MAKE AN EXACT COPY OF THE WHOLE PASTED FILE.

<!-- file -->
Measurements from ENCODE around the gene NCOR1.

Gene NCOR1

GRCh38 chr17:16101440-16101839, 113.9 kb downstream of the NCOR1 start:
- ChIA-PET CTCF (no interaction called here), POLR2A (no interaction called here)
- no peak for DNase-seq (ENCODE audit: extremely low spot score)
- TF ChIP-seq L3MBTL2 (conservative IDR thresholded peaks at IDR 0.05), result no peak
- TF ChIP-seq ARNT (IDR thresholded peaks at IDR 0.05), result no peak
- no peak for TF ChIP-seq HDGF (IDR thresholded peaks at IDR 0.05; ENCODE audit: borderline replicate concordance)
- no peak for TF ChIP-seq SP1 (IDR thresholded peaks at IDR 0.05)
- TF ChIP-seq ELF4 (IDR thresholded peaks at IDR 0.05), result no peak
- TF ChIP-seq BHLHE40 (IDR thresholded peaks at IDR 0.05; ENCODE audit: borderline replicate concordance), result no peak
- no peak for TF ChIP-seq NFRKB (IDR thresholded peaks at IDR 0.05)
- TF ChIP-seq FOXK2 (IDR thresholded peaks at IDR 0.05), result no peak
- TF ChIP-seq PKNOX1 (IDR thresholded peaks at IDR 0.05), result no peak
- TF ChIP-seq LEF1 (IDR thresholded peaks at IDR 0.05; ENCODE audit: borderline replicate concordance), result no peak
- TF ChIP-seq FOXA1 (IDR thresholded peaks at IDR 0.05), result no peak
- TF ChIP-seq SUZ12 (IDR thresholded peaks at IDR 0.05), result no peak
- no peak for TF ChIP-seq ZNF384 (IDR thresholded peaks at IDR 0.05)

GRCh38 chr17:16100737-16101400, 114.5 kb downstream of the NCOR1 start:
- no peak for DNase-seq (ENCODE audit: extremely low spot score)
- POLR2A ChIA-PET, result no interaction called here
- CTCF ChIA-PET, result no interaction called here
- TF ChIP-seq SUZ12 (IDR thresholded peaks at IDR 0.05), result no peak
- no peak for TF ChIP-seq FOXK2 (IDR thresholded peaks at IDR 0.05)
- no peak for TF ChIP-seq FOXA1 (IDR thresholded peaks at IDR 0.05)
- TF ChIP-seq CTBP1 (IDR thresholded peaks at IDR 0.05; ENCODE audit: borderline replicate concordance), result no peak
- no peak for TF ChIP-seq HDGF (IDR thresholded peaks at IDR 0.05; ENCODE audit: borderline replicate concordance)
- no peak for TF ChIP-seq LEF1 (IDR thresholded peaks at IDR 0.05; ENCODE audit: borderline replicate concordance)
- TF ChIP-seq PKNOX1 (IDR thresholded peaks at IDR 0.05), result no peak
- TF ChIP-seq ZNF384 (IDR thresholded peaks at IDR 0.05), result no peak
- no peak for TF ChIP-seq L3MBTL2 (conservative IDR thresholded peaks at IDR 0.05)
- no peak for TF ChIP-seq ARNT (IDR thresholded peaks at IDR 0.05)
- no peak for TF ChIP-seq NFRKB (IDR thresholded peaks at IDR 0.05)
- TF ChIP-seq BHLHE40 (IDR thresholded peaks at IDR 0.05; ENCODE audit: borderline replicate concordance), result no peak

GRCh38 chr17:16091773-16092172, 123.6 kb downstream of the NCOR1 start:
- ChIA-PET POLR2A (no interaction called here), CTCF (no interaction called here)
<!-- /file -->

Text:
Measurements from ENCODE around the gene NCOR1.

Gene NCOR1

GRCh38 chr17:16101440-16101839, 113.9 kb downstream of the NCOR1 start:
- ChIA-PET CTCF (no interaction called here), POLR2A (no interaction called here)
- no peak for DNase-seq (ENCODE audit: extremely low spot score)
- TF ChIP-seq L3MBTL2 (conservative IDR thresholded peaks at IDR 0.05), result no peak
- TF ChIP-seq ARNT (IDR thresholded peaks at IDR 0.05), result no peak
- no peak for TF ChIP-seq HDGF (IDR thresholded peaks at IDR 0.05; ENCODE audit: borderline replicate concordance)
- no peak for TF ChIP-seq SP1 (IDR thresholded peaks at IDR 0.05)
- TF ChIP-seq ELF4 (IDR thresholded peaks at IDR 0.05), result no peak
- TF ChIP-seq BHLHE40 (IDR thresholded peaks at IDR 0.05; ENCODE audit: borderline replicate concordance), result no peak
- no peak for TF ChIP-seq NFRKB (IDR thresholded peaks at IDR 0.05)
- TF ChIP-seq FOXK2 (IDR thresholded peaks at IDR 0.05), result no peak
- TF ChIP-seq PKNOX1 (IDR thresholded peaks at IDR 0.05), result no peak
- TF ChIP-seq LEF1 (IDR thresholded peaks at IDR 0.05; ENCODE audit: borderline replicate concordance), result no peak
- TF ChIP-seq FOXA1 (IDR thresholded peaks at IDR 0.05), result no peak
- TF ChIP-seq SUZ12 (IDR thresholded peaks at IDR 0.05), result no peak
- no peak for TF ChIP-seq ZNF384 (IDR thresholded peaks at IDR 0.05)

GRCh38 chr17:16100737-16101400, 114.5 kb downstream of the NCOR1 start:
- no peak for DNase-seq (ENCODE audit: extremely low spot score)
- POLR2A ChIA-PET, result no interaction called here
- CTCF ChIA-PET, result no interaction called here
- TF ChIP-seq SUZ12 (IDR thresholded peaks at IDR 0.05), result no peak
- no peak for TF ChIP-seq FOXK2 (IDR thresholded peaks at IDR 0.05)
- no peak for TF ChIP-seq FOXA1 (IDR thresholded peaks at IDR 0.05)
- TF ChIP-seq CTBP1 (IDR thresholded peaks at IDR 0.05; ENCODE audit: borderline replicate concordance), result no peak
- no peak for TF ChIP-seq HDGF (IDR thresholded peaks at IDR 0.05; ENCODE audit: borderline replicate concordance)
- no peak for TF ChIP-seq LEF1 (IDR thresholded peaks at IDR 0.05; ENCODE audit: borderline replicate concordance)
- TF ChIP-seq PKNOX1 (IDR thresholded peaks at IDR 0.05), result no peak
- TF ChIP-seq ZNF384 (IDR thresholded peaks at IDR 0.05), result no peak
- no peak for TF ChIP-seq L3MBTL2 (conservative IDR thresholded peaks at IDR 0.05)
- no peak for TF ChIP-seq ARNT (IDR thresholded peaks at IDR 0.05)
- no peak for TF ChIP-seq NFRKB (IDR thresholded peaks at IDR 0.05)
- TF ChIP-seq BHLHE40 (IDR thresholded peaks at IDR 0.05; ENCODE audit: borderline replicate concordance), result no peak

GRCh38 chr17:16091773-16092172, 123.6 kb downstream of the NCOR1 start:
- ChIA-PET POLR2A (no interaction called here), CTCF (no interaction called here)